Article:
We have come a long way since the era of using the alpha-numeric keyboard to add emoticons to electronic documents like emails and text messages. While occasionally some of us still rely on keyboard smilies that combine a colon or semi-colon with a closed parenthesis :) for a smile or wink, updated generations of sophisticated font-based emojis have become a lot more meaningful and appealing.
Emojis have evolved as a critical part of remote conversations, often clarifying the intent of language, especially with people who may not know each other or who are from different cultures. As easy as it is to misinterpret a remark — something that can throw a new relationship into chaos — emojis are a fun way to make sure a discussion stays on track. A smiling face is universal.
Apple’s emojis look like highly refined works of digital art and are used within the Apple Color Emoji font, which is installed on iOS, MacOS, WatchOS, and tvOS. Apple regularly adds new emojis to its collection and often revises and updates older images. With the release of iOS 12.1, for example, iPhone and iPad users could access a handful of new faces like Smiling Face with Three Hearts, Hot Face and Cold Face, Partying Face and Woozy Face, and Pleading Face. That’s in addition to new curly haired people, redheads, a bagel, a mango, a softball, a skateboard, and a kangaroo. Overall, recent improvements provide a higher level of inclusiveness and diversity of gender and skin tone variations, not to mention male and female superheroes and supervillains.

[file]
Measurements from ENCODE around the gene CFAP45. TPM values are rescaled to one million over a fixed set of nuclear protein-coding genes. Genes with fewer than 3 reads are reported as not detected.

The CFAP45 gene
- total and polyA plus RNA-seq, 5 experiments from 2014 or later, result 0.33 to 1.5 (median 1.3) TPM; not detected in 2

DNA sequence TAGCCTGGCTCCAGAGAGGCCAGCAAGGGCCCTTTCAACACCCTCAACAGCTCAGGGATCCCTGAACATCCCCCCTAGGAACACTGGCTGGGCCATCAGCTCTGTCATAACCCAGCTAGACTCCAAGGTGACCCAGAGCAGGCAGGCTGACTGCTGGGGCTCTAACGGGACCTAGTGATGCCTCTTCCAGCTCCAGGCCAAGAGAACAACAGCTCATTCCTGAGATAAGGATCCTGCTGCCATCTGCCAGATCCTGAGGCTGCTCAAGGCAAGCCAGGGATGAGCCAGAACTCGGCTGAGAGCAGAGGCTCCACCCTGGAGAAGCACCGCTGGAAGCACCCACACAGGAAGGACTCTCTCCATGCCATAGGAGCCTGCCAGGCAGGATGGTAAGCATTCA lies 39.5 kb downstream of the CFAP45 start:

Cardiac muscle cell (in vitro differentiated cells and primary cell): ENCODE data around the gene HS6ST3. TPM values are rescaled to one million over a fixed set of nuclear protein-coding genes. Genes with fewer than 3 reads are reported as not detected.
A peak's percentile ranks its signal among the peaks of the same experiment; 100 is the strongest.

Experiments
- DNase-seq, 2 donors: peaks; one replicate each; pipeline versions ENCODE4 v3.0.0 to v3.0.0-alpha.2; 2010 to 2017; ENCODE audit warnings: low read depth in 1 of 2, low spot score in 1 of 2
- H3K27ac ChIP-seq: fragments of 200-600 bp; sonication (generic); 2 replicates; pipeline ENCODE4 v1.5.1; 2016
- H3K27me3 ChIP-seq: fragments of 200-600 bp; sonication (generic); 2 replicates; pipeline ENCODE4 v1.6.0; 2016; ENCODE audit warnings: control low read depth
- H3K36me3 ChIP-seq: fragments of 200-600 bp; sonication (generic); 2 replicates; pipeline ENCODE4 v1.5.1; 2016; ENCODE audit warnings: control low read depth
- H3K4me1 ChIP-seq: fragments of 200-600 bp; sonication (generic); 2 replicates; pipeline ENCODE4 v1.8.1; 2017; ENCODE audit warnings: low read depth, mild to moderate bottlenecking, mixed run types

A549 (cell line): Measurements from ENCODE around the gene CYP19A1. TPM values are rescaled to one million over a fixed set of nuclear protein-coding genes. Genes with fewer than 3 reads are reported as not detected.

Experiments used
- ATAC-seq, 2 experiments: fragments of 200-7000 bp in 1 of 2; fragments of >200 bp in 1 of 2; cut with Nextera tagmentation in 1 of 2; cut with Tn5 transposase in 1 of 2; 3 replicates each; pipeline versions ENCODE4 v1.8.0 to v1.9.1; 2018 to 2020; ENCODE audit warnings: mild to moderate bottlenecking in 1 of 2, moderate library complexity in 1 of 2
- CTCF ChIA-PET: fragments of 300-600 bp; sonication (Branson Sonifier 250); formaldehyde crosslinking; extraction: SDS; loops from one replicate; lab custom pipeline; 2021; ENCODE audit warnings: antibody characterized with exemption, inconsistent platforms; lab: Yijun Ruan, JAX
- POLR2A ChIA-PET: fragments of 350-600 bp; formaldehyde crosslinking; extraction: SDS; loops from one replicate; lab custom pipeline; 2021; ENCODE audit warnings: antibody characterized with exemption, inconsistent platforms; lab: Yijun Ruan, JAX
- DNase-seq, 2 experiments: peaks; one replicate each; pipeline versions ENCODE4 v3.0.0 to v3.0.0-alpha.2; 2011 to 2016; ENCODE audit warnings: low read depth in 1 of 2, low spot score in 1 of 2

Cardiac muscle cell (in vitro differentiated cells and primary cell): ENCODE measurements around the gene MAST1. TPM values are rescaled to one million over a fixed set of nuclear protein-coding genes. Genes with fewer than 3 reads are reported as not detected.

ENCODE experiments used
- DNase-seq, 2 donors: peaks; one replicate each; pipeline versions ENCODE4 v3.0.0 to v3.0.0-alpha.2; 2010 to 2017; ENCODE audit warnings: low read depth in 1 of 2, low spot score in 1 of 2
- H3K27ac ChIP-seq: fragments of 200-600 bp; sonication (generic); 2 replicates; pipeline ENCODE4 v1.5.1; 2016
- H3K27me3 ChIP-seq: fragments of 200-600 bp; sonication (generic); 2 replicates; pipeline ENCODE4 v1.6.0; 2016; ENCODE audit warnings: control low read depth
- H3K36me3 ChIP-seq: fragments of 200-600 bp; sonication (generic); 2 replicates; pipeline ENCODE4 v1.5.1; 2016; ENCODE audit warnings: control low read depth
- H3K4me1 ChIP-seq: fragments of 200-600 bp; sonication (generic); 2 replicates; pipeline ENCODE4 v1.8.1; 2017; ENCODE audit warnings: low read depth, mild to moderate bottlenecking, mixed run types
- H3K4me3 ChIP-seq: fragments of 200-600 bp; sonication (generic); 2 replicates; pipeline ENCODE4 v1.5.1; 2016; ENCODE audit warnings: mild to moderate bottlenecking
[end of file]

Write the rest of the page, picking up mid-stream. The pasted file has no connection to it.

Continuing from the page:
How to enable the emoji keyboard on an iPhone
If you’re champing at the bit to start using emojis on your iPhone, it’s easy to get started. All you need to do is to make sure that you have the emoji font enabled. You’ll know if you do because your keyboard will clearly display the familiar smiley face at the bottom row of your keyboard. If you don’t see it, here’s how to enable it.
Start with the Settings icon on your iPhone and tap it to get to the General category, which you’ll find as you scroll down the list. When you find it, look for the Keyboard category, and then Keyboards get to the Add New Keyboard command. Then, swipe down until you find Emoji among the list of foreign language and various other keyboards and tap.
That’s all, folks! The Emoji font is now enabled, and you can see it listed as one of your keyboards. You can tell it’s there by locating the smiley icon at the bottom of your keyboard in any of your Apple apps. That means you can get started using it immediately. To use it, tap the smiley icon and you’ll see the entire roster of symbols included in the font. You can use your emoji font with native iPhone apps like Mail, Notes, and Messages and any other app you have that supports Apple’s Color Emoji font.